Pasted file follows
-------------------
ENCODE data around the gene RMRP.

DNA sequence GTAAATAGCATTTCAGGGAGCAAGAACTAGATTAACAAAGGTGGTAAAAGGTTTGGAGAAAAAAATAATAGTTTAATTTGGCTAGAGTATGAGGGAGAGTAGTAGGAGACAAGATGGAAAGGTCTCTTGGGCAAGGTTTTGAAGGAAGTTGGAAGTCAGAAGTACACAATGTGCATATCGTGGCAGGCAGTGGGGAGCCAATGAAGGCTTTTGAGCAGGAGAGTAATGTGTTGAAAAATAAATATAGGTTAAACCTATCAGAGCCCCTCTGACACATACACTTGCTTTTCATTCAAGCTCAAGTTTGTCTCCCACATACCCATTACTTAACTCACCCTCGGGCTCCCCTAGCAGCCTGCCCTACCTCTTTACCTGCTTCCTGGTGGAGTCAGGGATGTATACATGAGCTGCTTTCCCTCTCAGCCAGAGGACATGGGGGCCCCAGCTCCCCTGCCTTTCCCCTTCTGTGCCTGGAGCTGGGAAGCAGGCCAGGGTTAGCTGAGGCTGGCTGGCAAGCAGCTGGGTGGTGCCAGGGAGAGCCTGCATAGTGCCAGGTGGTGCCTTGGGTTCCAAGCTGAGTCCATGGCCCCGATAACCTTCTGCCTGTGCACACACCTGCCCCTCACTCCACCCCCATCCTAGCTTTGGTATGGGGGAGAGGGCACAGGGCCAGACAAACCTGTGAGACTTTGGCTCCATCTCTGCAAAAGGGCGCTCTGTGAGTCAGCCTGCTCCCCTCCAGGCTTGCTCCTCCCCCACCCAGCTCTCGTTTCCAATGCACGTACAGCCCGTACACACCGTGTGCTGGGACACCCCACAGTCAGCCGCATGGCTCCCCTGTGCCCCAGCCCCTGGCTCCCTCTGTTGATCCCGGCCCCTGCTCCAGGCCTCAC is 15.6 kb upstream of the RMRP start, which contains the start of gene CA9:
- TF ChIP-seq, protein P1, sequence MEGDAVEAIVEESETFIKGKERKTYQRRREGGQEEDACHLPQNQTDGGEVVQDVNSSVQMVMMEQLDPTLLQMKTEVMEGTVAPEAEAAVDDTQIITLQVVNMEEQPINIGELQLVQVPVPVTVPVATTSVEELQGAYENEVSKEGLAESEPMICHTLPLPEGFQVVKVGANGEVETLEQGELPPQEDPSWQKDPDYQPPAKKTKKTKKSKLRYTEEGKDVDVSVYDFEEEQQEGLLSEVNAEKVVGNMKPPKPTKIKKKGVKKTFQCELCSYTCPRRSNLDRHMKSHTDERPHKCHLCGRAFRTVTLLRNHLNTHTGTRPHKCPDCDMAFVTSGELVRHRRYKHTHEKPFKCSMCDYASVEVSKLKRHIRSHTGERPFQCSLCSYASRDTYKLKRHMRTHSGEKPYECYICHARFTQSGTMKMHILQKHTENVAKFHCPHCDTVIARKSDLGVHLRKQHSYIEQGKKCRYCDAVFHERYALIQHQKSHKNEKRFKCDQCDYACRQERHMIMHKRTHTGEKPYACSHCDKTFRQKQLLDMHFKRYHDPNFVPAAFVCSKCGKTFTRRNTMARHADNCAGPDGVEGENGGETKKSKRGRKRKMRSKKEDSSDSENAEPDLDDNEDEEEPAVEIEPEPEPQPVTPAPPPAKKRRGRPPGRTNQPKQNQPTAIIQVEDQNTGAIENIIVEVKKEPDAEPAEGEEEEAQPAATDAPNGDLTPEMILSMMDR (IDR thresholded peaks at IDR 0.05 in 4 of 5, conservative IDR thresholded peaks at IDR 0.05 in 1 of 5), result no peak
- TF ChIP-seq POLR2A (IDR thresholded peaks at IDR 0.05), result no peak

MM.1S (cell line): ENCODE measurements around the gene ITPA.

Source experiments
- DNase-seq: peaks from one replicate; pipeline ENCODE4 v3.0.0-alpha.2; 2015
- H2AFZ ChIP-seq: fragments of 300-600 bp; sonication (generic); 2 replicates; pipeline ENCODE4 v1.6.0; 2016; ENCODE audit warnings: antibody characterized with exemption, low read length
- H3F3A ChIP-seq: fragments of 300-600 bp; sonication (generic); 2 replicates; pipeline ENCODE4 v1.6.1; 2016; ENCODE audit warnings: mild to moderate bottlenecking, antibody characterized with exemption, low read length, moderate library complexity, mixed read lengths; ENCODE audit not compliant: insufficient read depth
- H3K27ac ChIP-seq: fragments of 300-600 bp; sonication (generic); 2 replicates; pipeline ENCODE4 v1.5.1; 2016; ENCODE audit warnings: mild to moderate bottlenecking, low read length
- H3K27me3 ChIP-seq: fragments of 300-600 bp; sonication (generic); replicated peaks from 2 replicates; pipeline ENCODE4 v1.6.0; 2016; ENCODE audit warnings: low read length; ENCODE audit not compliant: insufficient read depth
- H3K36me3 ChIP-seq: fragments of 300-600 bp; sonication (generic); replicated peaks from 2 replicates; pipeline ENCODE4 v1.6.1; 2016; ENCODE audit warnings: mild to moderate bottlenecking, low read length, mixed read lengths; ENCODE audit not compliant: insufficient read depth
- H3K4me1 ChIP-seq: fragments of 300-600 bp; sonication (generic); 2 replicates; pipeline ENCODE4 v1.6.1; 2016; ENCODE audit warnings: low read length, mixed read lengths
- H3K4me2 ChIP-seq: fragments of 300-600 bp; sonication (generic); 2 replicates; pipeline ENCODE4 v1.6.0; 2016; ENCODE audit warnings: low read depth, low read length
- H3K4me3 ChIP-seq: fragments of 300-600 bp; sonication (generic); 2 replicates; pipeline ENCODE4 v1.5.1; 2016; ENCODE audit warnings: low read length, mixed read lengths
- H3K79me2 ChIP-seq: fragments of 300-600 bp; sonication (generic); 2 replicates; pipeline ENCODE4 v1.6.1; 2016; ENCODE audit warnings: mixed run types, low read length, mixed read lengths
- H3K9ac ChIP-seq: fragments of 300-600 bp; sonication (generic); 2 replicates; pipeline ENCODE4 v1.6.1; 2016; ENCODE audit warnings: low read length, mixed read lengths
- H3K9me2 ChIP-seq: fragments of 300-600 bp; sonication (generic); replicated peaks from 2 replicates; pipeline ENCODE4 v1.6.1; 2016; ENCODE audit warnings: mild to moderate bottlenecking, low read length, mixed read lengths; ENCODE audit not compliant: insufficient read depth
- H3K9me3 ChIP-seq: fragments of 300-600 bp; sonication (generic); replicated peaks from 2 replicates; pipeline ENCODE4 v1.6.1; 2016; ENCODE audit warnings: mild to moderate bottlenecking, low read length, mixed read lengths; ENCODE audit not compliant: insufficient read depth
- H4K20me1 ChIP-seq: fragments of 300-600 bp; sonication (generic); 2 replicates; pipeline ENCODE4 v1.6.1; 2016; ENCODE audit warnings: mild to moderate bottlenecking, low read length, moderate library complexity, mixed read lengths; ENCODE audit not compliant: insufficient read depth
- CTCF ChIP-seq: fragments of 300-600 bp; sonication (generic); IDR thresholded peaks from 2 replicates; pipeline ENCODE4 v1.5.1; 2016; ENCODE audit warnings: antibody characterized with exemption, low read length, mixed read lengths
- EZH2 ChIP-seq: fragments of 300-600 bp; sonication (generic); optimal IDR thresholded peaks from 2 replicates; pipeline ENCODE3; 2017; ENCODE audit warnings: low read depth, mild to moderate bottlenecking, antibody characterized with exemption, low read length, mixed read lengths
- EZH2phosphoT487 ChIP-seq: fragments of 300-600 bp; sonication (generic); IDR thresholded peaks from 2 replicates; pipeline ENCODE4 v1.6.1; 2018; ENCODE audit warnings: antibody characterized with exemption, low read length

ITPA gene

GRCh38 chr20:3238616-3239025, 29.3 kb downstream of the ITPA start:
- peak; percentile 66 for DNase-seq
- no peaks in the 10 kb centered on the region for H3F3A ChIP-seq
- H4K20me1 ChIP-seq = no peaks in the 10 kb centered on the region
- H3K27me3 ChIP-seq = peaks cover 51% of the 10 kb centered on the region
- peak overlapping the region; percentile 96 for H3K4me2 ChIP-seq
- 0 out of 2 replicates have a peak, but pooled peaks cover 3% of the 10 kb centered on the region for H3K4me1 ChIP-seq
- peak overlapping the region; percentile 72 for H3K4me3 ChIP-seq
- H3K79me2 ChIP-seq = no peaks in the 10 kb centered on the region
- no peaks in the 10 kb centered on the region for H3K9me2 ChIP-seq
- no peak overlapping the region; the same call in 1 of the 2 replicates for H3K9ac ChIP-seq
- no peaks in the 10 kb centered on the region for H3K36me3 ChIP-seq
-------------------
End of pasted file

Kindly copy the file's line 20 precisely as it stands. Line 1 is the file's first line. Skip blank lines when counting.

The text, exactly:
- H4K20me1 ChIP-seq: fragments of 300-600 bp; sonication (generic); 2 replicates; pipeline ENCODE4 v1.6.1; 2016; ENCODE audit warnings: mild to moderate bottlenecking, low read length, moderate library complexity, mixed read lengths; ENCODE audit not compliant: insufficient read depth